OK

I was skimming through articles at Google News this afternoon and saw an article titled, NYTimes: Yes, Mitt Romney pays his income taxes, I clicked through to find myself at the conservative blog, The Blaze, reading this post:

What are the chances Harry Reid will apologize for his baseless claims to the contrary?
But even though he has not released his returns from earlier years, the 2010 return sheds some light on those years.

That’s because Mr. Romney paid income tax to foreign countries, and as result claimed in 2010 a $129,697 foreign tax credit, which he used to offset taxes he owed in the United States. American taxpayers who claim the foreign tax credit are required to report their total foreign taxes paid and tax credits used for the previous 10 years. So that return contains foreign tax data going back to 2000.

The good news for Mr. Romney is the forms suggest that he paid at least some federal income tax every year, as he has said he did. He used the foreign tax credit every year to offset his taxes in the United States, and American taxpayers can’t use a tax credit if they owe no federal income tax. This casts even more doubt on the claim by the Senate majority leader, Harry Reid, attributed to an unnamed Bain Capital source, that Mr. Romney paid no income taxes during that time.

I had written a diary on Friday about the same article in The New York Times, but I didn't realize it was the same article at first. So when I read that part I have placed in bold, my initial reaction was to laugh at that conservative blog. I thought they had just proved that Mitt Romney did pay ZERO income taxes using this logic:
If you paid more in Foreign Income Taxes than you owed in U.S. Federal Income Taxes, and you had so much credit that you had to carry some of it forward to future years because you can't take more in credits than you owe the U.S. Treasury, that must mean you wiped out what you owed in U.S. Federal Income Taxes in that year. Meaning that you essentially did pay ZERO U.S. Federal Income Taxes because all your income taxes went to foreign countries.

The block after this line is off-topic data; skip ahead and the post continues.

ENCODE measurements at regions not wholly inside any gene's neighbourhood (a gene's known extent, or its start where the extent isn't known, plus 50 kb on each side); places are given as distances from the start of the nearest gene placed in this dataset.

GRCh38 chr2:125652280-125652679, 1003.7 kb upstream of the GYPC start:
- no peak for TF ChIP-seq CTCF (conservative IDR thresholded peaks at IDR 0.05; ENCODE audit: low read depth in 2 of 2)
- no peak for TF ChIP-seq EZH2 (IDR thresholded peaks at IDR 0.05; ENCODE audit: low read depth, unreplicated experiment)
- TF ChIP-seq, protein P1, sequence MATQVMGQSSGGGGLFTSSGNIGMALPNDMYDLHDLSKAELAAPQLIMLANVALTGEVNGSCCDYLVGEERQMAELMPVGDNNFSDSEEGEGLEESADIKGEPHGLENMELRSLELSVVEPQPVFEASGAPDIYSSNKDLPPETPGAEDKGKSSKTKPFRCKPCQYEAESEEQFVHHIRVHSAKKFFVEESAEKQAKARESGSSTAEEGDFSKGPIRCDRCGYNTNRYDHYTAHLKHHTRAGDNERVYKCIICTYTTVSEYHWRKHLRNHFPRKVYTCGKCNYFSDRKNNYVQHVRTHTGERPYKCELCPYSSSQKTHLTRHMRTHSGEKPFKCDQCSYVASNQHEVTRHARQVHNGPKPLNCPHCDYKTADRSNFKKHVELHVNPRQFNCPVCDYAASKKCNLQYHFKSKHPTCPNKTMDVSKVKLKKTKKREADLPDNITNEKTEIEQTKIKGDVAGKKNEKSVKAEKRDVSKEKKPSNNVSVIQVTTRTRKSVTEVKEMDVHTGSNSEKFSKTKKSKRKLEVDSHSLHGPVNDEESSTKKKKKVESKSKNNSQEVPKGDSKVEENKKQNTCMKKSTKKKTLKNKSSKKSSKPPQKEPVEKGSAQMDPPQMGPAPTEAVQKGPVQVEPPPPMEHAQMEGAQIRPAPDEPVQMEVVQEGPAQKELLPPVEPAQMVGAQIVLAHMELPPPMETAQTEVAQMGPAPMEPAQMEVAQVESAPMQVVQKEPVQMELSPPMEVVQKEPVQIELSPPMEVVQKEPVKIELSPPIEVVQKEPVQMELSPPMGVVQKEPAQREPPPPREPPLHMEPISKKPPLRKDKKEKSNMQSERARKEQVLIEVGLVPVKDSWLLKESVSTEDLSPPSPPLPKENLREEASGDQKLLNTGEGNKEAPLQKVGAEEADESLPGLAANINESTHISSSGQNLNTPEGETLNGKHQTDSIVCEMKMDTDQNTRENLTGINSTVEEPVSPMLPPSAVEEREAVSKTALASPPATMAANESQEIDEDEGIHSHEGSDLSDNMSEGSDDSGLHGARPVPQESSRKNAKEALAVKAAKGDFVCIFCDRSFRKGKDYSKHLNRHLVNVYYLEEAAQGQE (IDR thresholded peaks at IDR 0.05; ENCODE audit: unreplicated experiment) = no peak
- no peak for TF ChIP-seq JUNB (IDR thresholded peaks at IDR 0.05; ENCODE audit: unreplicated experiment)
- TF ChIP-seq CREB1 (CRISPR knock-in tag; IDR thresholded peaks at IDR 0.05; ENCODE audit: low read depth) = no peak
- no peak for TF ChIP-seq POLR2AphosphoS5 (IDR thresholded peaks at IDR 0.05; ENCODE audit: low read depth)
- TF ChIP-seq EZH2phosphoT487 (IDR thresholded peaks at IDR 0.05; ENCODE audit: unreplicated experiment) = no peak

But the very next sentence in the NYT articles says, "This casts even more doubt on the claim by the Senate majority leader, Harry Reid, attributed to an unnamed Bain Capital source, that Mr. Romney paid no income taxes during that time." I had to be missing something. How could both my interpretation of the bolded part and the sentence after it be true? So I went to the IRS website and looked up What Foreign Taxes Qualify For The Foreign Tax Credit?
Generally, the following four tests must be met for any foreign tax to qualify for the credit:

    1. The tax must be imposed on you
    2. You must have paid or accrued the tax
    3. The tax must be the legal and actual foreign tax liability
    4. The tax must be an income tax (or a tax in lieu of an income tax)

The Foreign Tax Credit - How to Figure the Credit page indicates there is a limit on how much of the Foreign Tax Credit you can claim.
Foreign Tax Credit Limit

Your foreign tax credit cannot be more than your total U.S. tax liability multiplied by a fraction. The numerator of the fraction is your taxable income from sources outside the United States. The denominator is your total taxable income from U.S. and foreign sources.

If you have foreign taxes available for credit but you cannot use them because of the foreign tax credit limit, you may be able to carry them back to the previous tax year and forward to the next 10 tax years. Refer to Carryback and Carryover in Publication 514, Foreign Tax Credit for Individuals.

However, just below that the tax rules explain that there are exemptions from the limit.
Exemption from the Foreign Tax Credit Limit

You will not be subject to the foreign tax credit limit and will be able to claim the foreign tax credit without using Form 1116 if the following requirements are met.

  1. Your only foreign source gross income for the tax year is passive income, as defined in Publication 514 under Separate Limit Income. However, for purposes of this rule, high taxed income and export financing interest are also passive income. Passive income also includes income that would be passive except that it is also described in another income category.